Labor’s not your biggest problem

Jim Huston explains how growing your business is the underlying obstacle behind finding qualified labor.

Travels with Jim follows Jim Huston around the country as he visits with landscapers and helps them understand their numbers to make smarter decisions.

When I ask clients or green industry contractors what their biggest challenge is, they reply that finding qualified field and/or office staffing is number one on their list. I can understand this answer. However, I have to disagree. On the surface, finding qualified labor might appear to be a contractor’s biggest challenge today, but there’s a challenge behind this challenge.

Your biggest challenge.

Finding adequate labor to staff your company may be the most pressing issue facing you and your business. However, there’s a bigger challenge behind the most apparent one. That is, how are you going to grow your business, your team, your systems and yourself as you analyze the opportunities and threats that you and your business encounter? That’s the ever-present fundamental challenge that an entrepreneur faces.

To be an entrepreneur, you have to think like one. An entrepreneur is someone who analyzes financial opportunities and threats and conducts a “cost-benefit-analysis” (CBA) for the same to determine if the potential financial reward is worth the risk to the capital invested. In order to be profitable, the entrepreneur has to build a high-performance team and the related systems necessary to direct and control the venture.

Meanwhile here are some of the ways that my clients are responding to the current labor crisis:

On the surface finding qualified labor is tricky, but there are larger issues around growing your business that should have you concerned.
  • Lee and Angela Bushong merged with Dan Sander’s company, Enhance Designscapes. The result was a better staffed company that greatly enhanced the current operation.
  • A client in the Southeast purchased a company that had excess capacity. The buyer thought that with the proper training, capital investment and equipment, the acquired team could increase their production significantly.
  • A number of my clients are rethinking their use of human resource professionals. If large enough (near $5M in annual sales), they’re considering hiring a full-time HR professional. If not, they’re researching using part-time subcontractors to assist them with hiring (on-boarding), training, personnel advocacy, etc.
  • Creative incentives: In order to improve the productivity of their existing workforce, a number of my clients are implementing piece-rate pay, day rates, flat-rate pricing and other incentives. When an employee has an incentive to think like an entrepreneur (maximize revenue while minimizing costs), everyone benefits.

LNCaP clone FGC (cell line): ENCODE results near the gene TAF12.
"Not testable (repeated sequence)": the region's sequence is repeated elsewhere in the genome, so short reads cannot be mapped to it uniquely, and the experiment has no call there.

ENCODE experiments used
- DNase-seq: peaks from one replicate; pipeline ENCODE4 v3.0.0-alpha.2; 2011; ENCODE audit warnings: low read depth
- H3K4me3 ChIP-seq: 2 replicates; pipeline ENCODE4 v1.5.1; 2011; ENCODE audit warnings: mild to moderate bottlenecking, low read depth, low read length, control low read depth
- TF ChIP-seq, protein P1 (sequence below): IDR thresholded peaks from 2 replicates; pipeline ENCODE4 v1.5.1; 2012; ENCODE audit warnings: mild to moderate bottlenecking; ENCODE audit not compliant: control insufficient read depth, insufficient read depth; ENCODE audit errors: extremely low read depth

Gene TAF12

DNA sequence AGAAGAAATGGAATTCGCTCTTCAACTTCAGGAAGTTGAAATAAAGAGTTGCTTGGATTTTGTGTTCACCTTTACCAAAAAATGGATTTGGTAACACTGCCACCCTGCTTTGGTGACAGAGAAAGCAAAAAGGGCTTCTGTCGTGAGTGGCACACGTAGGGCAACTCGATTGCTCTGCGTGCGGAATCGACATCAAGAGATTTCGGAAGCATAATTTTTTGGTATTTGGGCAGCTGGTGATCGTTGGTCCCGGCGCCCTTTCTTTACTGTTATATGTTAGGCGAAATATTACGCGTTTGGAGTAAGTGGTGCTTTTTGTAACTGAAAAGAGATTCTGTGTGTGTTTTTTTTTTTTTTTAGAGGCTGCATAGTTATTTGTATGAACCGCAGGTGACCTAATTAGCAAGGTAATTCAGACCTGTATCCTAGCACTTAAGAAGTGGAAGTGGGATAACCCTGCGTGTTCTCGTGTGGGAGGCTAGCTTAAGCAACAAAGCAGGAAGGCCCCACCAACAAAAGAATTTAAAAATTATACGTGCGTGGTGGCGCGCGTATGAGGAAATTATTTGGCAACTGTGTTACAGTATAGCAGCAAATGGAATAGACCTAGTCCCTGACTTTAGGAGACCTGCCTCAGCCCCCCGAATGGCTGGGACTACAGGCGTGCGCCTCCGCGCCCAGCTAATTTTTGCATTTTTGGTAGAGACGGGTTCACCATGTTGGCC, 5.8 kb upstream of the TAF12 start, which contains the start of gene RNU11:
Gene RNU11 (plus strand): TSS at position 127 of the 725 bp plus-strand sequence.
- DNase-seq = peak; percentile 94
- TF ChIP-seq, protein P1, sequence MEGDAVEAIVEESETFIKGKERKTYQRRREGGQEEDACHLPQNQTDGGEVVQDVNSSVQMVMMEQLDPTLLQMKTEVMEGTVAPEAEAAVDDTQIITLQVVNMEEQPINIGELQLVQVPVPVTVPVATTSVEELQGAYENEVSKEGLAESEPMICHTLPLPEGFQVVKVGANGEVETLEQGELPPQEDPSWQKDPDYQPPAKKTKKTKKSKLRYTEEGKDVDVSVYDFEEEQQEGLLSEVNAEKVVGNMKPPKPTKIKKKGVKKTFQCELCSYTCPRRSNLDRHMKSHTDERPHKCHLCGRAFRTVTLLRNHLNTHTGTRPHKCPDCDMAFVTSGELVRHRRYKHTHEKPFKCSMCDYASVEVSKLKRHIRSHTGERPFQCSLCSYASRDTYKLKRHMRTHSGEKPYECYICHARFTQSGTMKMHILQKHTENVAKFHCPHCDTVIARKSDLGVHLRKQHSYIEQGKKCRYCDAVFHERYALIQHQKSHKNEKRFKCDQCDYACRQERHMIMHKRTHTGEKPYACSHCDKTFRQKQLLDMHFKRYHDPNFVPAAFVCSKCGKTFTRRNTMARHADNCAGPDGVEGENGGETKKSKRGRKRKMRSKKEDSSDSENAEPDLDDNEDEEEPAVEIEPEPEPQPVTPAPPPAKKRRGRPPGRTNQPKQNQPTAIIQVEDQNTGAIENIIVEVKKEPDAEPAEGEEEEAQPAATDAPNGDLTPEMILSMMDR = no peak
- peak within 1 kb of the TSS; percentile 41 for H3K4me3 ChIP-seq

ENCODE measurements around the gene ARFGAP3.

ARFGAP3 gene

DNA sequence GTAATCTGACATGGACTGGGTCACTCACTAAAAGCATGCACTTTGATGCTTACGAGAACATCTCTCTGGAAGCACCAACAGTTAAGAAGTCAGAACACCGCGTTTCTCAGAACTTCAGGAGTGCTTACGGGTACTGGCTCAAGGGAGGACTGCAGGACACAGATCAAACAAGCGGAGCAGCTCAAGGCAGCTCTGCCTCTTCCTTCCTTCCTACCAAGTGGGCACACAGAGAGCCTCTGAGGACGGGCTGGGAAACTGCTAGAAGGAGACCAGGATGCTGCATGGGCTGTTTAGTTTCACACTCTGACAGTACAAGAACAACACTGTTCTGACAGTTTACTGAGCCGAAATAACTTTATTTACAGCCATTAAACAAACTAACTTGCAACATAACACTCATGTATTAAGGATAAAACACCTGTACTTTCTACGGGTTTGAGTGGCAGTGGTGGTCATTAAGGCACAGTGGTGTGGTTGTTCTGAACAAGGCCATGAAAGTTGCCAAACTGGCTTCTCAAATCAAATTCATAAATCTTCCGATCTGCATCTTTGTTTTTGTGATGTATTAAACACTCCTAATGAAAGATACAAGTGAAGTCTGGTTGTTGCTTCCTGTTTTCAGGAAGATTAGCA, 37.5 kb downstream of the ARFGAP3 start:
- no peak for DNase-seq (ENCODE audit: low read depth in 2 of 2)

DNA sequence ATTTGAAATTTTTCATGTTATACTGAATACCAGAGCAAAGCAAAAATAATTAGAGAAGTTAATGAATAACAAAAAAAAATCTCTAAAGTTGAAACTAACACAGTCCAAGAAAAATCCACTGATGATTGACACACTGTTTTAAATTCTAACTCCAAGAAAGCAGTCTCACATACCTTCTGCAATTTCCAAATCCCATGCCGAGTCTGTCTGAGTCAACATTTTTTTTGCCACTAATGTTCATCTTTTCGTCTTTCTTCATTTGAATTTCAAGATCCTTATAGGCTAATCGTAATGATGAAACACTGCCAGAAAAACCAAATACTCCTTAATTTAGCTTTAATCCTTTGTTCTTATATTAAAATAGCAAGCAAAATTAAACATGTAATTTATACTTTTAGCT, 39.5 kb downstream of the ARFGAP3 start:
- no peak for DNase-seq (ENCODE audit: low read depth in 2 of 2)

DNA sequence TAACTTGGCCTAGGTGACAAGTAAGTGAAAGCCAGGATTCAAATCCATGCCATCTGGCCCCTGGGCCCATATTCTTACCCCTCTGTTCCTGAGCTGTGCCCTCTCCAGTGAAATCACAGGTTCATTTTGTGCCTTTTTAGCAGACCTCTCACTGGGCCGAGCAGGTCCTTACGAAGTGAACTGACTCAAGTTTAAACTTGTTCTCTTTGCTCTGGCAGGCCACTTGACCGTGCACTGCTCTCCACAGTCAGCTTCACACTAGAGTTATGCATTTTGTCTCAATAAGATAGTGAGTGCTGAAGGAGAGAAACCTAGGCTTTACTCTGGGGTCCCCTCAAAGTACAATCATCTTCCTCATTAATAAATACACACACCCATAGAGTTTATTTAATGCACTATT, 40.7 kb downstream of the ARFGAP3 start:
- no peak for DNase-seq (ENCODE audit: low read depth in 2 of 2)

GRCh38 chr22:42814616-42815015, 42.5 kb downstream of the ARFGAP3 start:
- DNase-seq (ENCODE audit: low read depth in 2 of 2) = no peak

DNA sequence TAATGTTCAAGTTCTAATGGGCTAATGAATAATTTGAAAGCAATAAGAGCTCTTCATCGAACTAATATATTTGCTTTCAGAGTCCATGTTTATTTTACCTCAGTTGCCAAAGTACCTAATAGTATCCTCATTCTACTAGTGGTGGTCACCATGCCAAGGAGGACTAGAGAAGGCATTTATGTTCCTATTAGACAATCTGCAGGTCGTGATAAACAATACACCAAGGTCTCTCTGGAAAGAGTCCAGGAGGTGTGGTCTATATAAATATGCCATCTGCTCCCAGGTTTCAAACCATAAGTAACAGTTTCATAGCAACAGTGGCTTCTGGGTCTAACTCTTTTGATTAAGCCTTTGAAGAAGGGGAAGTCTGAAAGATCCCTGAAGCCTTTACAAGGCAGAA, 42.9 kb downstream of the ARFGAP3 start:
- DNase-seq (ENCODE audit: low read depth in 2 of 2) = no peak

• One of my clients brings roughly 100 workers from Puerto Rico each year. He’s been doing so for almost 25 years and he has been very successful doing so. Other clients haven’t experienced such success with the work force from Puerto Rico.

These are just a few of the ways that my clients are responding to the current labor shortage. There are more but, unfortunately, there’s no quick solution.

Successful entrepreneurs learn how to thrive on creative problem solving. They analyze the challenges provided by the opportunities and threats that they face while building high-performance teams and systems in order to grow their businesses. The CBA is a key tool that they use when determining which opportunities to pursue and which threats to avoid. But they have to be discerning. Like the tip of an iceberg, there may be a much bigger challenge hidden beneath the one that appears on the surface.

You can remain a person in a pickup truck with mowers, rakes and shovels in the back; or you can choose to turn yourself, your team and your equipment into a vehicle that can take you financially to just about anywhere you want to go. However, to be a true entrepreneur, you have to learn how to think like one.

The challenge you think you’re facing just might not be the one that you need to work on after all. Like the man who decides to be his own doctor and then realizes that he has a fool for a patient, your biggest challenge might also be a doctor/patient one. If your doctor/patient are the same person, you might consider finding a new “health care” provider.

Contact Jim Huston at

September 2020
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